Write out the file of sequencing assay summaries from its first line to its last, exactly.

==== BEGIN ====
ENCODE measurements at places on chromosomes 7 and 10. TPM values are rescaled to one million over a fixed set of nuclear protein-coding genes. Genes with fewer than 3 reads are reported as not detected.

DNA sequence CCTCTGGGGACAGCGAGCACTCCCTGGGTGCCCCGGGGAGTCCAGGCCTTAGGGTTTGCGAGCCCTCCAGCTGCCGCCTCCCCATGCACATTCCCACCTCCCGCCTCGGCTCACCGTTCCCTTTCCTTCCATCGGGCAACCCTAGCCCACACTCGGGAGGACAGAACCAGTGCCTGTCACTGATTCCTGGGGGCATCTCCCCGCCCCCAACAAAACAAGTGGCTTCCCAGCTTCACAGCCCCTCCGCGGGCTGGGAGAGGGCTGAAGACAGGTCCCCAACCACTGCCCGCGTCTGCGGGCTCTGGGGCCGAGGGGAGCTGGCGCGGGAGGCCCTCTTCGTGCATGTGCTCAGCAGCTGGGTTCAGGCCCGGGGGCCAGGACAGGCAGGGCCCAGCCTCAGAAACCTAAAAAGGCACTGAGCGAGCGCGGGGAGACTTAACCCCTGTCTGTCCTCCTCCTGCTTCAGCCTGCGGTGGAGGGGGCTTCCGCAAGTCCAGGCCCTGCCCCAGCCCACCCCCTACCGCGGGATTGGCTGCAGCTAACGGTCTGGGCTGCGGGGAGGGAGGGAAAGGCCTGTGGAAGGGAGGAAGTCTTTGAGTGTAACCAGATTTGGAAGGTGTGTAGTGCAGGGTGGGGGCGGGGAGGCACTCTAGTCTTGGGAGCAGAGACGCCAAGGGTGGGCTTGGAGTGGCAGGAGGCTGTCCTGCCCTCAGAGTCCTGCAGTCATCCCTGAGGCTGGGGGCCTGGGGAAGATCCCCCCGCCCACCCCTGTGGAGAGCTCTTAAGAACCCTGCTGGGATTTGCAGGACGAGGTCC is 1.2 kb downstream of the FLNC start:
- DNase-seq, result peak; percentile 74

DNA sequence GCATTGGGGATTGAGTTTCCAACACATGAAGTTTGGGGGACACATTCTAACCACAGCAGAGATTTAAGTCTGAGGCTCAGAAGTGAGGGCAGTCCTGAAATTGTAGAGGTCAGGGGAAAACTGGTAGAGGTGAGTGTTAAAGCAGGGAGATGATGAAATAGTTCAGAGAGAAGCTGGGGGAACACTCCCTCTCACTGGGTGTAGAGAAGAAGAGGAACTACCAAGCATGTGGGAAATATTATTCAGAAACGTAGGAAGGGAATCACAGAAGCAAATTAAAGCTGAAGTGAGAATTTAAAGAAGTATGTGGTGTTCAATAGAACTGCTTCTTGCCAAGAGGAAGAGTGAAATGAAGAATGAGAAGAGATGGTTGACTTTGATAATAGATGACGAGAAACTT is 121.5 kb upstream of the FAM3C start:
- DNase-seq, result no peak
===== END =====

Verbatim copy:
ENCODE measurements at places on chromosomes 7 and 10. TPM values are rescaled to one million over a fixed set of nuclear protein-coding genes. Genes with fewer than 3 reads are reported as not detected.

DNA sequence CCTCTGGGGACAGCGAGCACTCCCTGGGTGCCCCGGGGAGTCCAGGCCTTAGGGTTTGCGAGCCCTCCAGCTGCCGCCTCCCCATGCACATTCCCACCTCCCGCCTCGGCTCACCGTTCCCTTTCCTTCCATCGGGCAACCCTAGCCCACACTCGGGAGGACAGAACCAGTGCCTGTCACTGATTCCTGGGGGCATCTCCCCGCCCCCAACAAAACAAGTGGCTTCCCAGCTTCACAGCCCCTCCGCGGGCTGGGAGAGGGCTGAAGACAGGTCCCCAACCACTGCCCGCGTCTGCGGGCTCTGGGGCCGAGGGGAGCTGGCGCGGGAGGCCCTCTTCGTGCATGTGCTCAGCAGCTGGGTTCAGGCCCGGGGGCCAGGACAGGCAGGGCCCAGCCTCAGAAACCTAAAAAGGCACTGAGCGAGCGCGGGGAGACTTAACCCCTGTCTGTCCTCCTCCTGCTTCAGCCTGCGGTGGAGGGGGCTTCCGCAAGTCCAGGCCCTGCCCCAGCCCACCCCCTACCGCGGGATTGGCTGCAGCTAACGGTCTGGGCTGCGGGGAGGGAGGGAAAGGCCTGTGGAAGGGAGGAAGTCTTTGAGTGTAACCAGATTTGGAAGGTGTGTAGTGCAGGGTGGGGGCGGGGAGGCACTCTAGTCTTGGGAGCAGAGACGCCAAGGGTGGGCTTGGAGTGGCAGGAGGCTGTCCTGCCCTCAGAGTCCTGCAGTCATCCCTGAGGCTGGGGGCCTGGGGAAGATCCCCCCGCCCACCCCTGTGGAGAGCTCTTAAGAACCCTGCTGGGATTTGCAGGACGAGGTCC is 1.2 kb downstream of the FLNC start:
- DNase-seq, result peak; percentile 74

DNA sequence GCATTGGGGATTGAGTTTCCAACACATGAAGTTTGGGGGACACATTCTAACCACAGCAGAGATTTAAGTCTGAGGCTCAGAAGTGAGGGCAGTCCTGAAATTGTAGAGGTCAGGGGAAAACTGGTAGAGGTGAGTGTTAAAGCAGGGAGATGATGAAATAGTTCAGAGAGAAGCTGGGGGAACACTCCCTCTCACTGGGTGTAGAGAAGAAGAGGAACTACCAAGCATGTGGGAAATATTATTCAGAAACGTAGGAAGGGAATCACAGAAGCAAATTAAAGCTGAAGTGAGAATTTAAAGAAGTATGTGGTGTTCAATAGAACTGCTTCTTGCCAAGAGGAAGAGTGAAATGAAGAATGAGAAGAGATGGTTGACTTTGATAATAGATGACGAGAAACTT is 121.5 kb upstream of the FAM3C start:
- DNase-seq, result no peak